August 01, 2017

Plant of the Month: Okra

bloom and foliage

Many people think of Okra (Abelmoschus esculentus) as an edible plant to grow in a cultivated vegetable garden. That is all well and good, but the flowers are attractive, too. Since Okra is in the Malvaceae or Mallow family, its flowers resemble those of Hibiscus, Hollyhocks, and others.

okra pods
Public Domain Photo: Bill Tarpenning - USDA

I've never grown Okra, but I happened across a pretty crop of it recently and got to thinking it would be a nice plant to add to a sunny potager garden someday. I've eaten Okra several times, and the preparation made a difference to my palate. Since it can be a little slimy, I prefer it breaded and deep or pan fried. How about you?

Okra's beginnings are apparently disputed, but it's believed to be originally from West Africa, Ethiopia, and/or South Asia. It's commonly grown around the world as a crop--perennial in warm climates and annual in climates with harsher winters. The seedpods and leaves can be cooked, and the leaves can also be used in salads. New to me was the fact that the seeds can be roasted and ground as a caffeine-free substitute for coffee.

buds

Anyway, back to the beautiful plant, itself. I find the fuzzy buds particularly beautiful.

side view

A side view shows the attractive petal veining, the deep magenta stems, and the pretty developing seedpods. (There are other varieties and colors, but I find this one particularly beautiful.)

foliage

Even the deeply lobed and serrated foliage has visual interest.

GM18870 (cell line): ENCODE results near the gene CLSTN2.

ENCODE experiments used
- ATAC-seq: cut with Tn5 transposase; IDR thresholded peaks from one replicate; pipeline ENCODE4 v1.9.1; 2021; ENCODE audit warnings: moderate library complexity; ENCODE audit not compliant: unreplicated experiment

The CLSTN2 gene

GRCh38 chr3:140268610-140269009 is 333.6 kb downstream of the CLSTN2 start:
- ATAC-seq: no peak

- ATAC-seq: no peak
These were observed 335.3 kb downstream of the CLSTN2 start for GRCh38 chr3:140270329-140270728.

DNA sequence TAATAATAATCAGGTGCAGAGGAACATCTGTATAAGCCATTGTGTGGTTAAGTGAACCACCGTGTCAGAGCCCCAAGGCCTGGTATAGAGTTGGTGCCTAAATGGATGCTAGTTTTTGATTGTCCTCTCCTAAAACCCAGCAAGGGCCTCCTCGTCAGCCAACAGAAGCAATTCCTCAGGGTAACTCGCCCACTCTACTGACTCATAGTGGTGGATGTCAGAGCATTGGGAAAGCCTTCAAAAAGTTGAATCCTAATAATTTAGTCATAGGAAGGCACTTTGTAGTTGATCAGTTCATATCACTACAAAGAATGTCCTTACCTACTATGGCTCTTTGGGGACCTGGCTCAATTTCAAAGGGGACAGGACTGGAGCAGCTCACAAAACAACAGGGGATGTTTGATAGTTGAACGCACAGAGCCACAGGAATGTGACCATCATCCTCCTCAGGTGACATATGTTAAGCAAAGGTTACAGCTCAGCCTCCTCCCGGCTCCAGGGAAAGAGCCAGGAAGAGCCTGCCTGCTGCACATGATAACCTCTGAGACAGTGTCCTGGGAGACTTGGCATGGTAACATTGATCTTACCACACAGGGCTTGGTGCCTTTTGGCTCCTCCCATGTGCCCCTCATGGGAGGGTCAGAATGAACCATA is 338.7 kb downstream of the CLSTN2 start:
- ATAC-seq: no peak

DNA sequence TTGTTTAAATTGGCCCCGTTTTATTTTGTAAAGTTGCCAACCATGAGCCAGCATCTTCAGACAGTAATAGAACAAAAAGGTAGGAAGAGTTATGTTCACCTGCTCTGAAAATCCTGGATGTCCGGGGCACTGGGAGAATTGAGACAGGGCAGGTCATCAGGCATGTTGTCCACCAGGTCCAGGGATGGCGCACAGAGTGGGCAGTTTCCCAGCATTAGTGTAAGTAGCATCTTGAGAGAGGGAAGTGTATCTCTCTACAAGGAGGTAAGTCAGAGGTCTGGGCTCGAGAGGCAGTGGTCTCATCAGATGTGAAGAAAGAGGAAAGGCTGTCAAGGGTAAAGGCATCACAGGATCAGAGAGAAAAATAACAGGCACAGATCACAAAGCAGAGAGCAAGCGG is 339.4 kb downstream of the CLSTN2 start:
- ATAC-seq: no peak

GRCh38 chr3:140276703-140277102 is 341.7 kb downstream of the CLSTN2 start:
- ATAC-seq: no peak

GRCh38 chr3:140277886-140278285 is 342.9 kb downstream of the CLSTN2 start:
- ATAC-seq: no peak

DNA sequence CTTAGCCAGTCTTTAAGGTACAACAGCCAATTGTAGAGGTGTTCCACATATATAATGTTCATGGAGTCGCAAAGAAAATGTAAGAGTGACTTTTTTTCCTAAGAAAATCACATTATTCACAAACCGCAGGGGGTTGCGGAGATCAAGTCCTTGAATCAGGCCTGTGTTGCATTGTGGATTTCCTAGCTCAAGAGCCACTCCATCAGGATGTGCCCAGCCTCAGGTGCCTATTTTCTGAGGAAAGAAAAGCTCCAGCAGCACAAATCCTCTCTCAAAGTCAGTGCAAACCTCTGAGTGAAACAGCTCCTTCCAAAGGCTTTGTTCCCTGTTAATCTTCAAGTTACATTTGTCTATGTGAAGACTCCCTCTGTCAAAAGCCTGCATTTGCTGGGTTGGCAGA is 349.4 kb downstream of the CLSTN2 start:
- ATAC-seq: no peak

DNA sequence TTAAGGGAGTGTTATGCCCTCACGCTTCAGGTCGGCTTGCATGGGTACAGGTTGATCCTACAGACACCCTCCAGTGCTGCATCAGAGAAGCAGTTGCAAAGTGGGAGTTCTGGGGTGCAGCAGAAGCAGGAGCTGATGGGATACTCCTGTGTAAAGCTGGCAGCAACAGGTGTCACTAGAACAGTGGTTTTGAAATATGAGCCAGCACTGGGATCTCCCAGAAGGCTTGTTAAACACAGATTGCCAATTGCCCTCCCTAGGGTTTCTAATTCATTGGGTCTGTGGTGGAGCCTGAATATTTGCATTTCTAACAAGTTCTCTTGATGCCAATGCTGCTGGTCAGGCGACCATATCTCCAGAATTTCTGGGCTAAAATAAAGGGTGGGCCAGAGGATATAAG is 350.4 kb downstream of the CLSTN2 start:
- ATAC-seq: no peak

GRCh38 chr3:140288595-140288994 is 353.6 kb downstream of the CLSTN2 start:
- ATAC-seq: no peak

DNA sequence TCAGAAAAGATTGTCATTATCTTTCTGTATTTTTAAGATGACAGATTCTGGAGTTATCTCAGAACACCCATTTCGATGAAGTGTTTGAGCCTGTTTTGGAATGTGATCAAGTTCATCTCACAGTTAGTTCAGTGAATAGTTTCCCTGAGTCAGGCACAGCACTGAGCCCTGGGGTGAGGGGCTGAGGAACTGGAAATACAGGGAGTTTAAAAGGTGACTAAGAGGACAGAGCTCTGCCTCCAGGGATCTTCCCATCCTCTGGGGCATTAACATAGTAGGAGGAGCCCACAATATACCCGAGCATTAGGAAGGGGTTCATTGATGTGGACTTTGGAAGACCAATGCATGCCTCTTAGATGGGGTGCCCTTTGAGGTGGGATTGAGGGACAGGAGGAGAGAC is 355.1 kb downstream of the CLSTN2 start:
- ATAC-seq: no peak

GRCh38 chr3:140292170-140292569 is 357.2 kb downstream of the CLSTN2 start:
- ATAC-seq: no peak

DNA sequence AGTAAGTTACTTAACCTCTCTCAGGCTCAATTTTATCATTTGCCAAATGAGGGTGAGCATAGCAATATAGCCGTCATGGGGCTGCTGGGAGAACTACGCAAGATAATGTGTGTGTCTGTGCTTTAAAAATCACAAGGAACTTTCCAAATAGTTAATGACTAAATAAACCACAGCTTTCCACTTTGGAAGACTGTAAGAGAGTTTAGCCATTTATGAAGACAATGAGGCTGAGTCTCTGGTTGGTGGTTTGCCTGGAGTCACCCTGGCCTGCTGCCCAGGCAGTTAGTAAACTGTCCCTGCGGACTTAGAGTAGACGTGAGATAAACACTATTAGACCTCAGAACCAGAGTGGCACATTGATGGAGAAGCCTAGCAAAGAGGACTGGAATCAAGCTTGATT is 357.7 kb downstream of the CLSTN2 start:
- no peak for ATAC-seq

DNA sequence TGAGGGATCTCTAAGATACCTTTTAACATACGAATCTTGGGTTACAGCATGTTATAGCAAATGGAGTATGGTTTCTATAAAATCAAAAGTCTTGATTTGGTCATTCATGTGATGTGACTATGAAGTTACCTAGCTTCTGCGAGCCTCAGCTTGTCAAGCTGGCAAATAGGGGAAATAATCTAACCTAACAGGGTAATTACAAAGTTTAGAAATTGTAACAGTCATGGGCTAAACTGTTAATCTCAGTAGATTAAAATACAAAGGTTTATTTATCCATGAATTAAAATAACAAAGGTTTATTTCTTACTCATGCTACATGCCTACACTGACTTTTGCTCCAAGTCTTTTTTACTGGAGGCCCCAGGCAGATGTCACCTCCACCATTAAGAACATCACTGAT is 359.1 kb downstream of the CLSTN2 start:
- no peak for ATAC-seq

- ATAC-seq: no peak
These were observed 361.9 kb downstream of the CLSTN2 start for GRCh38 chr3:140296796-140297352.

bloom

And, of course, the flowers themselves--like others in the Mallow family--are like dreamy colorful puffs of soft clouds.

buds and bloom

How about you? Do you grow Okra? What do you think about the ornamental value of this plant?

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Note: I'm taking a short break to attend a conference, but I'll be back soon. Happy gardening!

43 comments:

  1. Beth, I love okra plants! My mother and I grew them in central Ohio decades ago. The flowers are stunning - as can be seen in your photos! You are right, fried okra is delish. Jason and I also like an Indian okra dish, but I can't recall the name. Fried okra pods make a great fall indoor arrangement.

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    1. Hi Judy: Thanks for sharing your memories! I love the flowers. The veggie is OK, if cooked to a crisp. ;-) Someday, if I have a sunny garden again, I think I'll plant a little Okra--for the flowers and to have a few pods for fried Okra. Thanks for the tip on using the pods for indoor arrangements!